72 02 MARKET AND INDUSTRY TRENDS New and vital markets are developing elsewhere in Asia, including in Indonesia, Mongolia, Pakistan, the Philippines, Thailand, and Vietnam.21 The Philippines completed Southeast Asia’s largest individual wind project (150 MW) to date, and commissioned a second large project (81 MW) in 2014.22 Pakistan added 150 MW for a year-end total of 256 MW, followed in the region by Japan (130 MW), where wind development has been delayed by cumbersome environmental impact assessment procedures.23 India was the world’s fifth largest market (2.3 GW, up 34% over 2013) and remained fifth globally for cumulative capacity (22.5 GW).24 The European Union yielded its position as the top region for cumulative wind capacity to Asia in 2014, although the EU market was up 4% over 2013.25 The region saw its second highest installations ever (after 2012), due largely to Germany.26 Wind accounted for the largest share of new EU power capacity (nearly 44%) in 2014, followed by solar PV.27 More than 11.8 GW of wind capacity (a net increase of 11.4 GW) was added to the EU’s grids, for a total approaching 129 GW.28 By year’s end, 16 EU countries had more than 1 GW in operation.29 Even so, investments in wind power in the region are being undermined by regulatory and political uncertainty, leading to increased concentration in the few countries with stable frameworks.30 Germany and the United Kingdom accounted for 59% (46% in 2013) of new EU installations.31 Germany surpassed its 2013 record, adding nearly 5.3 GW to the grid in 2014.32 Considering decommissioned onshore capacity (nearly 0.4 GW), Germany’s capacity increased by 4.9 GW for a year-end total of 39.2 GW (including offshore capacity not yet grid-connected, it totalled 40.5 GW).33 The strong market onshore was driven at least in part by the availability of new wind priority areas in several regions and by revisions to the Renewable Energy Sources Act (EEG), including an end to the repowering bonus after 2014.34 More than 1.1 GW, or at least 24% of onshore installations in 2014, was for repowering.35 Germany’s gross generation from wind power was 56 TWh (up from 51.7 TWh in 2013).36 The United Kingdom added 1.7 GW to the grid for a year-end total of 12.4 GW; 36% of the total operates offshore.37 UK wind capacity generated 31.5 TWh in 2014, accounting for 9% of total electricity supply.38 Other top markets included Sweden (1.1 GW) and France (1 GW), both seeing significant increases over 2013 and closing the year with 5.4 GW and 9.3 GW, respectively.39 Several previously important markets—such as Denmark, Italy, and Spain—saw declines relative to 2013.40 The United States ranked third for additions (nearly 4.9 GW), second for cumulative capacity at year’s end (65.9 GW), and first for wind power generation (181.8 TWh) during 2014.41 The US market rebounded with a record 13 GW under construction as of early 2015.42 Texas led for capacity added (more than 1.8 GW), followed by Oklahoma, Iowa, Washington, and Colorado.43 The federal Production Tax Credit (PTC), which expired at the end of 2013, was reinstated retroactively in mid-December 2014, and expired again at year’s end.44 Canada also had a strong year, surpassing its 2013 record. It added nearly 1.9 GW, for a total of 9.7 GW, led by Ontario (adding 1 GW), Quebec (0.5 GW), and Alberta (0.4 GW).45 To the south, wind power is picking up speed in several new markets across Latin America and the Caribbean. The region added about 4.3 GW during 2014, with Mexico (0.6 GW), Chile (0.5 GW), Uruguay (0.4 GW), and Peru (adding 146 MW to its previous 2 MW) the top markets after Brazil.46 Brazil installed a record 2.5 GW, double its 2013 market, to rank fourth globally for newly added capacity.47 Growth has been so rapid that Brazil is facing challenges similar to China’s, with mismatched timing of project constructionanddevelopmentofthenecessarytransmissionlinks; it is hoped that new auction systems for transmission will resolve this issue.48 Other challenges include bottlenecks for the supply of wind turbines due to rapid growth and national content rules.49 Brazil ended the year with 5.9 GW of commissioned capacity, of which 5.6 GW was grid-connected and in commercial operation.50 Australia added nearly 0.6 GW of wind capacity, bringing its total to 3.8 GW.51 Wind energy provided 4% of Australia’s electricity in 2014.52 By early 2015, however, most investment and projects were on hold due to policy uncertainty.53 The only other country in the Pacific to add capacity was Samoa, which installed its first wind farm (550 kW).54 Turkey moved into the top 10 markets by adding 0.8 GW (after installing about 0.5 GW annually since 2010) for a total approaching 3.8 GW.55 The Middle East saw little new operating capacity of note in 2014.56 The African continent, however, installed nearly 1 GW during the year thanks to Algeria (10 MW), which commissioned its first large- scale wind farm; Egypt (60 MW); Morocco (300 MW); and South Africa, which increased its capacity from 10 MW to 570 MW in a single year.57 Morocco, with a total approaching 0.8 GW, surpassed Egypt (0.6 GW) to lead the African continent for total wind power capacity at year’s end, and both countries entered 2015 with significant amounts of capacity under construction.58 After a three-year delay due to difficulty securing financing, Kenya’s Lake Turkana (310 MW) project was moving ahead by year’s end, and projects also were under way in Ghana, Senegal, and Tanzania.59 Offshore, an estimated 1.7 GW of grid-connected capacity was added in 2014, for a world total exceeding 8.5 GW.60 The vast majority added (88%) was in Europe, where another 1.5 GW was installed for a total of 8 GW of grid-connected capacity off the coasts of 11 countries.61 The United Kingdom accounted for nearly 48% of new grid-connected installations (813 MW)—followed by Germany (529 MW), and Belgium (141 MW)—and by end-2014 the UK had more capacity connected offshore than the rest of the world combined.62 UK development is slowing, however, and developers cancelled several GW of potential projects in 2014 due to challenging conditions.63 Germany’s offshore grid-connected capacity exceeded 1 GW by year’s end, with another 1.3 GW awaiting grid connection.64 Denmark held on to second place for cumulative capacity (1.3 GW) and brought additional capacity on line in early 2015.65 Offshore development has begun in Japan, South Korea, Taiwan, and Vietnam.66 Beyond Europe, however, the only significant market is China, which added about 200 MW to its grids (nearly 230 MW installed) for a grid-connected total of 440 MW (660 MW installed).67 As of early 2015, about 6 GW of capacity was under construction in seven countries (in Asia and Europe), with construction of the first US offshore project slated to begin mid-year.68 Offshore and on land, independent power producers and energy utilities remained the most important clients in terms of capacity installed. However, there is growing interest in other sectors. The number of large corporate purchasers of wind-generated electricity and turbines continued to increase during 2014.69 In addition, interest in community- and citizen-owned wind power projects is growing in Australia, Canada, Japan, the United States, parts of Europe, and elsewhere.70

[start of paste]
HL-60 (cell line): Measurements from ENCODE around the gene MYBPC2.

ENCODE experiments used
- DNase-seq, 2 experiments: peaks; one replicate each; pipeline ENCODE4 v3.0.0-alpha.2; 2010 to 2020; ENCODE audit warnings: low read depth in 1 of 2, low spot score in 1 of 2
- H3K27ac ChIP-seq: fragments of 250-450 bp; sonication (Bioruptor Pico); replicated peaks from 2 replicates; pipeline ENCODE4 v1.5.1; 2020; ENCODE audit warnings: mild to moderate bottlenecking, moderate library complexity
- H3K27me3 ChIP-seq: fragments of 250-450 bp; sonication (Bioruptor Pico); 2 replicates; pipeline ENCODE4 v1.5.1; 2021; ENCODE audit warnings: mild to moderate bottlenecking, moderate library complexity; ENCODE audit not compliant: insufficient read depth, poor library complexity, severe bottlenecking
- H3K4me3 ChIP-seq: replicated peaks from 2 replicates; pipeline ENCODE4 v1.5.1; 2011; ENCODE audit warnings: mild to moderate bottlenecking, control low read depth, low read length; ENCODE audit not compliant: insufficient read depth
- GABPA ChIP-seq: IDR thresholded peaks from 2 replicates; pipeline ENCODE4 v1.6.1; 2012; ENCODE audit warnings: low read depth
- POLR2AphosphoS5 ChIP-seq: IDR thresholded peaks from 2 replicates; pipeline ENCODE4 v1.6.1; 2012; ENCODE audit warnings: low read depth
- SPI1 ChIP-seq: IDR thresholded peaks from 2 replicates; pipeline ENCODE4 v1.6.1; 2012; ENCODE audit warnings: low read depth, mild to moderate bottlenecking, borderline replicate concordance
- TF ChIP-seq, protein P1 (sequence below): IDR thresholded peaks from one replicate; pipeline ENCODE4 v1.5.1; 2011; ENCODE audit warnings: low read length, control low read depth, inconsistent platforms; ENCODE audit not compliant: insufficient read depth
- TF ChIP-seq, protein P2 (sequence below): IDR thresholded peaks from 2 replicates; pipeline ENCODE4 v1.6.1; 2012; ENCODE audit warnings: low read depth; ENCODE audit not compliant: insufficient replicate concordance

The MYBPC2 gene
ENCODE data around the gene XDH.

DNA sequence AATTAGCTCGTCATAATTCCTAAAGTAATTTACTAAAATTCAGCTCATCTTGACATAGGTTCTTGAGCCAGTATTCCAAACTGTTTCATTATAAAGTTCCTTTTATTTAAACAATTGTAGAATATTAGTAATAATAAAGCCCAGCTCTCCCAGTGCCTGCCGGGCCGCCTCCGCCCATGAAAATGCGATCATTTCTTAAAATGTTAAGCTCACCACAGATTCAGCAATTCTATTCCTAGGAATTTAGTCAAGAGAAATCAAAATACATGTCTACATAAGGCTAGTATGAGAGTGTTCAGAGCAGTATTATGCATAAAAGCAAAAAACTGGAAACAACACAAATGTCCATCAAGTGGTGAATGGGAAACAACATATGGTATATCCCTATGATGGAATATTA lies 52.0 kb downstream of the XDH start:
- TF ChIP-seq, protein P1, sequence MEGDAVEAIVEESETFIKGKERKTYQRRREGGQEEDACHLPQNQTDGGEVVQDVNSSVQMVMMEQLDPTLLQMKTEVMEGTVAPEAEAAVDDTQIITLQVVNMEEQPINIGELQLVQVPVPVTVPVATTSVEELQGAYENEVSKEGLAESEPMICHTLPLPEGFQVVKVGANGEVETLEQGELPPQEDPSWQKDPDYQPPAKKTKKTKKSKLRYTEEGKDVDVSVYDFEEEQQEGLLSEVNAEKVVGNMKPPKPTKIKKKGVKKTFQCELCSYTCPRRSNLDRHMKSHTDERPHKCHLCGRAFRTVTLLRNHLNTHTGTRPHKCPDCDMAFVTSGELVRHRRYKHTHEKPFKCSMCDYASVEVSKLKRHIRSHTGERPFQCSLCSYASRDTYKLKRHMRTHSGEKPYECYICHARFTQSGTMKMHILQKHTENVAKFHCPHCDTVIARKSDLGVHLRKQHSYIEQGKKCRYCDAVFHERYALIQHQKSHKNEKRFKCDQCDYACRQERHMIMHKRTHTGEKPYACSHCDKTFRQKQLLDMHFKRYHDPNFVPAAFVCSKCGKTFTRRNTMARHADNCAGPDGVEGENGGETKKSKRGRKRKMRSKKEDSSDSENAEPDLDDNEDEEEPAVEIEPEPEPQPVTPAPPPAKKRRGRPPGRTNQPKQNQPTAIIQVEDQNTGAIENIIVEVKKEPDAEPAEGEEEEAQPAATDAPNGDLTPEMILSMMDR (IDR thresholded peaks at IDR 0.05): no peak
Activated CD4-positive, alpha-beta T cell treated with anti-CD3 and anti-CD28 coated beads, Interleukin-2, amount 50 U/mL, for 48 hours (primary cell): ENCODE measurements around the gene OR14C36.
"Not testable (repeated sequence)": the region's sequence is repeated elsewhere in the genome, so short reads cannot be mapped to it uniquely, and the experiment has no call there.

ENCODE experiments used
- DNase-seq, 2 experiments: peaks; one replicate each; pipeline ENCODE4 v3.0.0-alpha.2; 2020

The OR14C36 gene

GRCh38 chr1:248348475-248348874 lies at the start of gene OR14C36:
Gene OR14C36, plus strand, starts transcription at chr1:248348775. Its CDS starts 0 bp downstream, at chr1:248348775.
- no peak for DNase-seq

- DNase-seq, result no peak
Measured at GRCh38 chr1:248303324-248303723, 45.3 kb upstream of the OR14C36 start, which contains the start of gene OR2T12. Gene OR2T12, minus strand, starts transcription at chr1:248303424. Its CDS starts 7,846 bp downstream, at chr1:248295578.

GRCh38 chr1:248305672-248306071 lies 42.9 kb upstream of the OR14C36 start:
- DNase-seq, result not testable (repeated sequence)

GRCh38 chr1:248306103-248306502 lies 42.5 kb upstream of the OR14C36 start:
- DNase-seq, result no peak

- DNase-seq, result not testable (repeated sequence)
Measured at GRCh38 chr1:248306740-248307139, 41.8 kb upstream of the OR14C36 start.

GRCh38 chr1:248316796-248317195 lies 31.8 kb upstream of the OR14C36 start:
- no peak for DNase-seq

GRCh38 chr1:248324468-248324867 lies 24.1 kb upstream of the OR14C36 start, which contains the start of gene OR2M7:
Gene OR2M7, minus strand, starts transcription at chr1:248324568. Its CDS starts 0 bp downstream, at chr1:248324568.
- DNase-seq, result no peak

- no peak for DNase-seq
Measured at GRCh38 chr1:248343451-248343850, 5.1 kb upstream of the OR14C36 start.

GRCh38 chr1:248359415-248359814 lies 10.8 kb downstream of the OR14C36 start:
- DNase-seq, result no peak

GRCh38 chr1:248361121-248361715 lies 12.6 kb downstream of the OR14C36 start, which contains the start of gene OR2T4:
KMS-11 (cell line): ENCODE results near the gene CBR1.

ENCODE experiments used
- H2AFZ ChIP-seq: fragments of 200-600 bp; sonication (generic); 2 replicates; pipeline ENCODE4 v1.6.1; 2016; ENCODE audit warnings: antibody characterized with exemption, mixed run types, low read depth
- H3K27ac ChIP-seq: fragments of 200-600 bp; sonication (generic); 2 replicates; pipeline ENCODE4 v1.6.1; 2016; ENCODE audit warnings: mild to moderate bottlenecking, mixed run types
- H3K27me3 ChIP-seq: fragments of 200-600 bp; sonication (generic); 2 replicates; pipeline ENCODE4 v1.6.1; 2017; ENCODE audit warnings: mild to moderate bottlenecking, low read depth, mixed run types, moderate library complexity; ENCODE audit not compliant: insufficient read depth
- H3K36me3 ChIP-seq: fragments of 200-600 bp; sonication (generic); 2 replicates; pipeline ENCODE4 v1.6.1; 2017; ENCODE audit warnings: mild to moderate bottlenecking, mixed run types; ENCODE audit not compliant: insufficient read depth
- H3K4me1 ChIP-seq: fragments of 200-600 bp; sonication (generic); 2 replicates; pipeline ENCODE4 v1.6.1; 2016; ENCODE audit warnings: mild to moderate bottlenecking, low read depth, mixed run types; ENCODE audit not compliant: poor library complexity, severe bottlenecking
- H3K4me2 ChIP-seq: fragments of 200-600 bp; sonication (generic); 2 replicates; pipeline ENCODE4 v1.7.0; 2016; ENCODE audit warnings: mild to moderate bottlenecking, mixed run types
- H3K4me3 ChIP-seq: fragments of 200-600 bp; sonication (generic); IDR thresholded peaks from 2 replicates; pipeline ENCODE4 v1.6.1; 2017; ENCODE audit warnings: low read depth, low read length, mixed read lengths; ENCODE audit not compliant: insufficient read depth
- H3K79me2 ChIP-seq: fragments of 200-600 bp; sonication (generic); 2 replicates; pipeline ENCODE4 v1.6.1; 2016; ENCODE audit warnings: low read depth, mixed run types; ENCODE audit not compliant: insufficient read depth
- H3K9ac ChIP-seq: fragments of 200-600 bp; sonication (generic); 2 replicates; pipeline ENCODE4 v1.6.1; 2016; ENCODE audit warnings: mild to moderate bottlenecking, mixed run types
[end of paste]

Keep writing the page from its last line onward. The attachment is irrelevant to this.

Pages Overview